Now that you have seen into my dream, you will understand my disgust at such an unspeakable, murderous act committed by Raskolnikov. And yet, why does that character Raskolnikov resonate with us so strongly even after one hundred and sixty years [or so]. Raskolnikov lives on in all human beings–especially Dostoevsky. If that were not so, how could I have met both of them in the apartment?
If we were to doubt this, remember Dostoevsky said, “There are things which a man is afraid to tell even to himself, and every decent man has a number of such things stored away in his mind.–Raskolnikov–the monster lives on in us all. ”
Mary E. Martin is the author of two trilogies: The Osgoode Trilogy, inspired by her many years of law practice; and The Trilogy of Remembrance, set in the glitter and shadows of the art world. Both Trilogies will elevate the reader from the rush and hectic world of today and spin them into realms of yet unimagined intrigue. Be inspired by the newly released and final installment of The Trilogy of Remembrance, Night Crossing. Presently, The Drawing Lesson is a Wattpad Featured novel which you can read in it’s entirety right here Wattpad.com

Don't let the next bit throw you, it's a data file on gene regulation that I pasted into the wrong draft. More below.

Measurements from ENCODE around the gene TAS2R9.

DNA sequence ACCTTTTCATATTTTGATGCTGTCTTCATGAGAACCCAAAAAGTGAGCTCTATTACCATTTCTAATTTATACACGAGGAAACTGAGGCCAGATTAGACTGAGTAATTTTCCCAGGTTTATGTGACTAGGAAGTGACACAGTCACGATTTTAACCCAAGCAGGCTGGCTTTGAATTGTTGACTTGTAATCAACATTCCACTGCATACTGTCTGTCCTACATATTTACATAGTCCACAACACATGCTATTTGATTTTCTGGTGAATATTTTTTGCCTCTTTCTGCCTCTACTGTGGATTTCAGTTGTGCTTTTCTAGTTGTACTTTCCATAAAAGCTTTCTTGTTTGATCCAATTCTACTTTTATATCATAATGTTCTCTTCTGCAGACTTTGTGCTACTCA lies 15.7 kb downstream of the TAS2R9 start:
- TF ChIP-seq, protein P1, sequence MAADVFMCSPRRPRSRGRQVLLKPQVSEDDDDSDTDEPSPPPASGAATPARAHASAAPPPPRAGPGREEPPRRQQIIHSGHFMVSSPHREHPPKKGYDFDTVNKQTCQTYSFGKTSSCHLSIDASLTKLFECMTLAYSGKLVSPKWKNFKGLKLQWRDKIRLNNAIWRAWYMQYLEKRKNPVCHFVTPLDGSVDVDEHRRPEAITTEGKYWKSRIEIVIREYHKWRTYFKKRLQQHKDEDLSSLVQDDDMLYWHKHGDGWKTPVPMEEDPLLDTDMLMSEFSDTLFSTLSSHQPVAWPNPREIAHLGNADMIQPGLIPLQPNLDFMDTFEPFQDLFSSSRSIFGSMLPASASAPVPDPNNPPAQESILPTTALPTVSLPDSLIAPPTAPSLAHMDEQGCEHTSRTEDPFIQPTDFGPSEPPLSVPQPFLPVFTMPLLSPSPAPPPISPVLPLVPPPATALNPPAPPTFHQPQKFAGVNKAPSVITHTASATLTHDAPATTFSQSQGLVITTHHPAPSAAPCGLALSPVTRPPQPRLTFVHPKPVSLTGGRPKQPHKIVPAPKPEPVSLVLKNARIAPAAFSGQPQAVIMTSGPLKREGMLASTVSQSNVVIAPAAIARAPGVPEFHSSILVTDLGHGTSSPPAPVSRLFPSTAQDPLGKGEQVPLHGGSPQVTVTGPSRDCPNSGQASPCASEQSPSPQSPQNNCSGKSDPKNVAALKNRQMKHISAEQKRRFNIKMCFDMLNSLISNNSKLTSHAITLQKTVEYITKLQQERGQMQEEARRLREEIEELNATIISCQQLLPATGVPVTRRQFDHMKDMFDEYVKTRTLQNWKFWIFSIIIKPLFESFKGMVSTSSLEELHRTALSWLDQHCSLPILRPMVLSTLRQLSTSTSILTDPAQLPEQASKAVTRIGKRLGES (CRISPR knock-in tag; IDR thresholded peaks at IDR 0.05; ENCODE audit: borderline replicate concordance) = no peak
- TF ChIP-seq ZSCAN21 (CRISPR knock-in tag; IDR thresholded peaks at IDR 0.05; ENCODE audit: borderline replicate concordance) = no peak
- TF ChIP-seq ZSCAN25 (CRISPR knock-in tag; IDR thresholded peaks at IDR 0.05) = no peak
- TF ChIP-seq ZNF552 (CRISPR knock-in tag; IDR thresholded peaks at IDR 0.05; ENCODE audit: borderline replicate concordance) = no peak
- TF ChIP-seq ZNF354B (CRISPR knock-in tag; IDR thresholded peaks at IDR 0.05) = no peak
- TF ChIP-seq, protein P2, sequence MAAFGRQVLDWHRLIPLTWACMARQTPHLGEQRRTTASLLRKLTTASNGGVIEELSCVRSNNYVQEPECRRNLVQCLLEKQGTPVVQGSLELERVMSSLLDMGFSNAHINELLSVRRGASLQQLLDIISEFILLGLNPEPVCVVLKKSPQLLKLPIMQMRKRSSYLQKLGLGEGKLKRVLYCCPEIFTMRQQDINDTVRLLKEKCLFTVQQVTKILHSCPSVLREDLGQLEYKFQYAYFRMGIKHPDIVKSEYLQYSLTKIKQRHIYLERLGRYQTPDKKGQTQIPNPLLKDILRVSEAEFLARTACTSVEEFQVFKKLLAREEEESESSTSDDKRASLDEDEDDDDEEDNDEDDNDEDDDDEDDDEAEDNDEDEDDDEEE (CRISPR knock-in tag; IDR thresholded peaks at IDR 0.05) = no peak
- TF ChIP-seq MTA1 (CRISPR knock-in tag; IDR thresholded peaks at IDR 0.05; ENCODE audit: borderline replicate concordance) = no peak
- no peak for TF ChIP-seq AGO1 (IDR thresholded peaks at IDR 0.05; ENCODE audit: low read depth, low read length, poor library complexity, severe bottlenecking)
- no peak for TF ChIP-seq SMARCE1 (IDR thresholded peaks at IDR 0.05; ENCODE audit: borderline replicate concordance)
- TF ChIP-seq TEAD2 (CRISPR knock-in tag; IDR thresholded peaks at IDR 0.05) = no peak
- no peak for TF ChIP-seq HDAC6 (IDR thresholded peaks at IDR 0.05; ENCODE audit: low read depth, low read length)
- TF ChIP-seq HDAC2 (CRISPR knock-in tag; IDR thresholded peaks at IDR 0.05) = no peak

Have you ever visited the home of a famous artist or a museum dedicated to him or her. If you have please share your story [and a picture of the place if you can]. Any three entrants win a free download of any novel in The Trilogy of Remembrance from Smashwords. Just click Follow My Blog, leave your email and leave your entry in the comment box below.